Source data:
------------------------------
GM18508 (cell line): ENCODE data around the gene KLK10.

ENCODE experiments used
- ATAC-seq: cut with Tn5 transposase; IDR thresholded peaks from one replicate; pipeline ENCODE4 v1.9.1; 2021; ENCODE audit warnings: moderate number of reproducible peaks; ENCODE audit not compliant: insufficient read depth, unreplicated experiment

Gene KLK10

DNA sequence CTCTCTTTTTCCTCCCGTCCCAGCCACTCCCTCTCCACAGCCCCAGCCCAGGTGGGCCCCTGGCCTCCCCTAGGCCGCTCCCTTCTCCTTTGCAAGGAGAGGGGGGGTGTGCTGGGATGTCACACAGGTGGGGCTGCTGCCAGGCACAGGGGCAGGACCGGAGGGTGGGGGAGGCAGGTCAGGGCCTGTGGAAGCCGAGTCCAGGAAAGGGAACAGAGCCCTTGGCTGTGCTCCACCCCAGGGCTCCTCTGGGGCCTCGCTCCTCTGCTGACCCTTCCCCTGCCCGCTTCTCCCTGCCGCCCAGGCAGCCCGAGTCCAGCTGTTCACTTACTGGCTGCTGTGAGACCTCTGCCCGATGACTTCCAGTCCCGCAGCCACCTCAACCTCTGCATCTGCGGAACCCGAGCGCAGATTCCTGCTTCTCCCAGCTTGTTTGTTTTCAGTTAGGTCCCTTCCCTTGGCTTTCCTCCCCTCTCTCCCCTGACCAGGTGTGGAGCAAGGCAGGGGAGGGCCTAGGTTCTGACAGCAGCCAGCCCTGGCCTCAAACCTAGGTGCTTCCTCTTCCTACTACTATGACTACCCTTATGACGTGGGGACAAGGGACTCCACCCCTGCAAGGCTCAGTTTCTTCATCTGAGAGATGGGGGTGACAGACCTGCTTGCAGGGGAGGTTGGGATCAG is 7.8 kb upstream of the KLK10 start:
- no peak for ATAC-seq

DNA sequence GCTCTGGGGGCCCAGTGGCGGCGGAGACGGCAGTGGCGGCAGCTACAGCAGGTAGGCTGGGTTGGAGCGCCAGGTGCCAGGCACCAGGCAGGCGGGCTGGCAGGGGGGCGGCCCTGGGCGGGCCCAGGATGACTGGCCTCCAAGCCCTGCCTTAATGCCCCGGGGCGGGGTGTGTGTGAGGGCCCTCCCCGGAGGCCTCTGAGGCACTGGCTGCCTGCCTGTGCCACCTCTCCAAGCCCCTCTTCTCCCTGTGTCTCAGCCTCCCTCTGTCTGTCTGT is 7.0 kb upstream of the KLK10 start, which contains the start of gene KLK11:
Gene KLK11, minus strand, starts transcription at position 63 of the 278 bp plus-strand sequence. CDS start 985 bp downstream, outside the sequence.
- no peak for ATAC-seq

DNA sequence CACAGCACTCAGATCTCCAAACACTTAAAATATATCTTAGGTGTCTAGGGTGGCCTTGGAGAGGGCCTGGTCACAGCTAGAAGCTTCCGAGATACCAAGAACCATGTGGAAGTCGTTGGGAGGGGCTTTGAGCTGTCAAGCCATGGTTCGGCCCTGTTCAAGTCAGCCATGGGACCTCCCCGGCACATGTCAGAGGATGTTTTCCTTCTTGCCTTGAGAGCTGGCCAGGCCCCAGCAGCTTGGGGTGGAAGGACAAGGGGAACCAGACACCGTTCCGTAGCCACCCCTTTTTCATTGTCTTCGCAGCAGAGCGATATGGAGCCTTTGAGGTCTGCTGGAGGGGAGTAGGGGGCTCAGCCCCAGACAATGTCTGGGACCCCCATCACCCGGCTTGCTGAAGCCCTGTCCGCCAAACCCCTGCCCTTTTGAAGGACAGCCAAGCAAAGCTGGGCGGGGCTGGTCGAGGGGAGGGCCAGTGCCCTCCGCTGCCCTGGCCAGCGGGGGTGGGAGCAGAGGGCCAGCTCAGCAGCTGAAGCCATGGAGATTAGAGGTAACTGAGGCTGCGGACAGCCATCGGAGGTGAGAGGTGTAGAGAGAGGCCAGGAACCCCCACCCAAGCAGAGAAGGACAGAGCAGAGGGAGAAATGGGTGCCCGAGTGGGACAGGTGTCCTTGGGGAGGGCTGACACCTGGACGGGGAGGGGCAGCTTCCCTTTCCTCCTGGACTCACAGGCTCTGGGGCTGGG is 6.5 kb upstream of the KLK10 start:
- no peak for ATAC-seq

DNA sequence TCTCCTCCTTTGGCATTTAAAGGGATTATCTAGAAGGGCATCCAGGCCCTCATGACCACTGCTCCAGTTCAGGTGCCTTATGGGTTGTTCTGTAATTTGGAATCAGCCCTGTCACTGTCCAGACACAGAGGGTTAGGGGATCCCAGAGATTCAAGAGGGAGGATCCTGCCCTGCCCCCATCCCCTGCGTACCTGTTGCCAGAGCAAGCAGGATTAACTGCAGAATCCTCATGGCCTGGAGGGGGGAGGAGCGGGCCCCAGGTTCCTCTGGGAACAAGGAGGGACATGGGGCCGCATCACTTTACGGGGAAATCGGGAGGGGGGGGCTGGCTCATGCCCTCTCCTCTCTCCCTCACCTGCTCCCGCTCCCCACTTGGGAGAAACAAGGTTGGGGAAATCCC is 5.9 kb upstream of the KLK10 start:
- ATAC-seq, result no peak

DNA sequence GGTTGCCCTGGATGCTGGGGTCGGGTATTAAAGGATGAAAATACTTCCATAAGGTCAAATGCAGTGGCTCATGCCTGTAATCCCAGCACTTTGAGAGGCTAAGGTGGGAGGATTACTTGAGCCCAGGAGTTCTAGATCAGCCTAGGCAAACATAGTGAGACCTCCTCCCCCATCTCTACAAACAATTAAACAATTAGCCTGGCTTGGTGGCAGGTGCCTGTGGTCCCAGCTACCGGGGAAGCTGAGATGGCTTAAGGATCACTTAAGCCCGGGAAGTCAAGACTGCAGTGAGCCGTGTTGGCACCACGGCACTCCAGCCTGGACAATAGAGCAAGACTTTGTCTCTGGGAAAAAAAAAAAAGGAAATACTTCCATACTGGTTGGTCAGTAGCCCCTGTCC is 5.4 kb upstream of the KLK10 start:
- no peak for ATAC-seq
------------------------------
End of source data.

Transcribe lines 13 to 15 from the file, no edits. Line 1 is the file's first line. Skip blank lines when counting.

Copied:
- ATAC-seq, result no peak

DNA sequence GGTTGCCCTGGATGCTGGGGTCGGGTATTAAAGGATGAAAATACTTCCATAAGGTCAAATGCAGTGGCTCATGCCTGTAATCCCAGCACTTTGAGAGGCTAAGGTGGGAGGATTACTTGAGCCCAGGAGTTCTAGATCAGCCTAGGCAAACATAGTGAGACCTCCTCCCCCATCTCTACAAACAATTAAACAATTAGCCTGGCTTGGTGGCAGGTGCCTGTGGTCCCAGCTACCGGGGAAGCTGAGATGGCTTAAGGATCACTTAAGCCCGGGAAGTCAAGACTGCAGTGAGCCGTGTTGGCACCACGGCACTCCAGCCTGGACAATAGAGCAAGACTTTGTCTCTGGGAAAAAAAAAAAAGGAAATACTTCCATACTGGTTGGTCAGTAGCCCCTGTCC is 5.4 kb upstream of the KLK10 start:
- no peak for ATAC-seq